Wednesday, 16 June 2010

Not Affirming Liberalism

I will advertise the next Affirming Liberalism one day conference. It is on 30th October 2010, around Wellington College in Crowthorne, Berkshire. Professor Keith Ward will be speaking on 'Can Liberals be Biblical Christians?'and Dr Peter Vardy will be speaking about 'Good and Bad Religion'. There is car parking and the college is a short walk from Crowthorne railway station.

I find this approach to liberalism inadequate and institutionally limited. I use as evidence here Dr Martin Percy's approach as of 2009. This statement, for example, is utterly open to contradiction:

Firstly Liberalism is always receptive to contemporary culture, science and the arts. Liberalism, because it is concerned with freedom, is first and foremost concerned with pursuing wisdom and the truth wherever it is to be found. There is therefore no fundamental or absolute discontinuity between the truth that is out there and the truth of Christianity...

Of course there is discontinuity: Christianity is dependent on supernatural or ontological relationships, in order to defend and uphold the uniqueness or at least the definitiveness of Christ. Defending is in contrast to finding truth wherever it may be found. The truth 'out there' can be far broader and therefore not correlative, and some of us would claim that religion is a human creation so that the 'out there' metaphor won't do - it is a part of human creativity and a liberalism can go in any direction.

Secondly Liberals tend to be sympathetic and syncretic to applying their knowledge and insights to particular situations. This requires on the one hand respect for revelation, texts and traditions, yet at the same time making sure that the hermeneutical methods are praxiomatically relevant. Gay, Black liberation and political theologies tend by and large to be infused with the liberal spirit; they are about freedom for individuals and communities, and at the base of their method lies a relative freedom in the exposition of the material of Christianity.

Not all black liberation and political theologies are liberal, and again there is this assumption that there is a 'knowledge' to be applied.

Thirdly Liberals tend to stress that Christianity has ethical and political implications. Liberals are not content with Christianity being seen as a propositional religion concerned with correct dogma and simply holding fast to the creeds. Liberalism believes that Christianity is relational, and is therefore fundamentally about how religion takes on social evils such as poverty, war or racism. Correspondingly liberals tend to be quite optimistic about the prospects for society, believing that the Kingdom of God can at least start to come on Earth if the Christian faith is lived out in society - even possibly in a compromised form - rather than simply taught to society. Yet this is to be done with humility and patience, not arrogance and speed, even though it may need to be radical at times...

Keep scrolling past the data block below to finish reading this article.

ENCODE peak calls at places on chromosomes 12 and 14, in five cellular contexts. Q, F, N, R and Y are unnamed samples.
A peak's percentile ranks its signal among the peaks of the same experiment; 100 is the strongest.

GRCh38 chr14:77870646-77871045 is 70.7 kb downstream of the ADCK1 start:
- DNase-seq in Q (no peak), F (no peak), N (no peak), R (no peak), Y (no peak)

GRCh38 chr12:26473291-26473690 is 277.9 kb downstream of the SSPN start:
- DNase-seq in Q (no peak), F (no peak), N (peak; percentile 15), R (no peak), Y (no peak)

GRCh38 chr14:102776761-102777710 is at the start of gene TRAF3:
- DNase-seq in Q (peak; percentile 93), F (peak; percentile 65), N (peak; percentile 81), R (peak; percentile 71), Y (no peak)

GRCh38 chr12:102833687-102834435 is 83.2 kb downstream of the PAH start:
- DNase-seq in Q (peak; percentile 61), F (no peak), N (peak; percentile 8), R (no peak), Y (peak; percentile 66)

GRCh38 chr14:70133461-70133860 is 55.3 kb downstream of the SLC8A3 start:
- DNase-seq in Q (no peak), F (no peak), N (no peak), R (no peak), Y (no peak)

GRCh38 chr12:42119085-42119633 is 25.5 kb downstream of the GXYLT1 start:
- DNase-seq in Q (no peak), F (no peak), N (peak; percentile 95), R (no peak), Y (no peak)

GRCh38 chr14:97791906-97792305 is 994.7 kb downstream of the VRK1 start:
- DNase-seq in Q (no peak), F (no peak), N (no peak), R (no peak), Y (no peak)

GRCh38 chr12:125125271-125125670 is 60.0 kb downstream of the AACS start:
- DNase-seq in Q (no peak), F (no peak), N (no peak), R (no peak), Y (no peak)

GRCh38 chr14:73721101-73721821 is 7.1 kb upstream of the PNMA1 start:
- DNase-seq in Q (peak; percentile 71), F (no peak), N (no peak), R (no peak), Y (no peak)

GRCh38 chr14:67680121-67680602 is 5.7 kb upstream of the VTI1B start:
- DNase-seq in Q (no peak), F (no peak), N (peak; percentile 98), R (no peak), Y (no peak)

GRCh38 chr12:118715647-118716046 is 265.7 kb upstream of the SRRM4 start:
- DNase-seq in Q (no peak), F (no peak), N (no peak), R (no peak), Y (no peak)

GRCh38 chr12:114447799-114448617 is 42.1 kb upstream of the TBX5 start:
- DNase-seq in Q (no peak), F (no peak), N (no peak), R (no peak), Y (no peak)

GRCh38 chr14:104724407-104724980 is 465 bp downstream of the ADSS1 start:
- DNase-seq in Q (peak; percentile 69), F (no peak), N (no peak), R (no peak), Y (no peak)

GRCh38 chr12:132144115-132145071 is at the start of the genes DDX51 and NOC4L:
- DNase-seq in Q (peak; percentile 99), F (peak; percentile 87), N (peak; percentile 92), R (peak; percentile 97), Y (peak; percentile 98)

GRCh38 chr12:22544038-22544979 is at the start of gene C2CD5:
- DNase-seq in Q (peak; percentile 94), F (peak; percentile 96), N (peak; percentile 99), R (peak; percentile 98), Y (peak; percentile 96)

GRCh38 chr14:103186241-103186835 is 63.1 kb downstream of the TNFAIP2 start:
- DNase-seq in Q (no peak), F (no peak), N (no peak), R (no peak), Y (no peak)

Liberalism is optimistic about society, because we are the builders. Whether there is any sort of God or not, little will be achieved without strategies of human improvement. There have to be modifications even rejection of the Christian notion of original sin, indeed the original sin that Christ apparently redeems. He also says:

Liberalism, in its desire to make itself accessible and understood in the modern World, has sometimes been guilty of enhancing its own self-importance while reducing the credibility of the Christian faith. This is certainly not what many liberals intend and one should certainly draw a distinction between serious Liberal thought and other forms which simply glide over hermeneutical difficulties, and are more vapid in their treatment of doctrinal and moral issues.

If Christianity is found to be unethical, and liberalism is a means to find the ethical, then liberalism is more important that the Christian faith. If it is necessary that the Christian faith is compromised in order to establish a better ethical position, then better that it is compromised. There can only be hermeneutical difficulties if you are committed to a fixed source of textual insight. A point comes, for example on the gay and lesbian issue, or say animal welfare, and the Bible and a tradition, where you simply say the Bible is wrong and reject what it says. No hermeneutical difficulty exists there - it is just wrong. He goes on:

Put more simply, the purpose of Liberal thought is never to compromise Christian faith, but simply to rediscover the means of maintaining it and developing it in the present.

What a load of nonsense! It neither seeks to maintain nor to undermine Christianity: it is just that it may do, and if it does it does. It certainly doesn't intend to uphold it either. But he will say:

To be liberal - to be engaged in the task of free thinking and to be freeing people from their situations in which they are enslaved - we must engage. This engagement must be intellectual, of course. Yet I must also be orientated towards the World and the Church, in order to bring the grace and power of God to situations through piety, respect, mutuality and plurality.